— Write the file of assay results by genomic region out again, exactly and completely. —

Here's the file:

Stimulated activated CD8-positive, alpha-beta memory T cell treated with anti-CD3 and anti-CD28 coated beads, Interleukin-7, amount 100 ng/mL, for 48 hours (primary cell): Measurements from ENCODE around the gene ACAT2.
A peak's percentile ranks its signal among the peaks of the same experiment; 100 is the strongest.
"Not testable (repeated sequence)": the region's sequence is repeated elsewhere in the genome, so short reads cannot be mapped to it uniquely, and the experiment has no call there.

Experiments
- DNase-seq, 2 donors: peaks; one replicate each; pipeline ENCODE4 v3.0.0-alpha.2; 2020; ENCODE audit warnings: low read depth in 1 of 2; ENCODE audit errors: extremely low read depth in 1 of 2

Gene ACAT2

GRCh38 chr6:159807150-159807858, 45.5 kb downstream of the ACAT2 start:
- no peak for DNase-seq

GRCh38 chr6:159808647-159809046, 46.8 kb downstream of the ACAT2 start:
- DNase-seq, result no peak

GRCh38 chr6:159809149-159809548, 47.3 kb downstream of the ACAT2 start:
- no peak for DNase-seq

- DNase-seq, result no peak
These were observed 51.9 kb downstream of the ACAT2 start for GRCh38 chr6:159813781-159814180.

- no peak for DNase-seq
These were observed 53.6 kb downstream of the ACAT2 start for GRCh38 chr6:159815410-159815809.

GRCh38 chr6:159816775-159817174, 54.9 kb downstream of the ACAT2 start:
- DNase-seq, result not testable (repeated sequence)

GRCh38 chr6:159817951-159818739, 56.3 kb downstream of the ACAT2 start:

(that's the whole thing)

Stimulated activated CD8-positive, alpha-beta memory T cell treated with anti-CD3 and anti-CD28 coated beads, Interleukin-7, amount 100 ng/mL, for 48 hours (primary cell): Measurements from ENCODE around the gene ACAT2.
A peak's percentile ranks its signal among the peaks of the same experiment; 100 is the strongest.
"Not testable (repeated sequence)": the region's sequence is repeated elsewhere in the genome, so short reads cannot be mapped to it uniquely, and the experiment has no call there.

Experiments
- DNase-seq, 2 donors: peaks; one replicate each; pipeline ENCODE4 v3.0.0-alpha.2; 2020; ENCODE audit warnings: low read depth in 1 of 2; ENCODE audit errors: extremely low read depth in 1 of 2

Gene ACAT2

GRCh38 chr6:159807150-159807858, 45.5 kb downstream of the ACAT2 start:
- no peak for DNase-seq

GRCh38 chr6:159808647-159809046, 46.8 kb downstream of the ACAT2 start:
- DNase-seq, result no peak

GRCh38 chr6:159809149-159809548, 47.3 kb downstream of the ACAT2 start:
- no peak for DNase-seq

- DNase-seq, result no peak
These were observed 51.9 kb downstream of the ACAT2 start for GRCh38 chr6:159813781-159814180.

- no peak for DNase-seq
These were observed 53.6 kb downstream of the ACAT2 start for GRCh38 chr6:159815410-159815809.

GRCh38 chr6:159816775-159817174, 54.9 kb downstream of the ACAT2 start:
- DNase-seq, result not testable (repeated sequence)

GRCh38 chr6:159817951-159818739, 56.3 kb downstream of the ACAT2 start: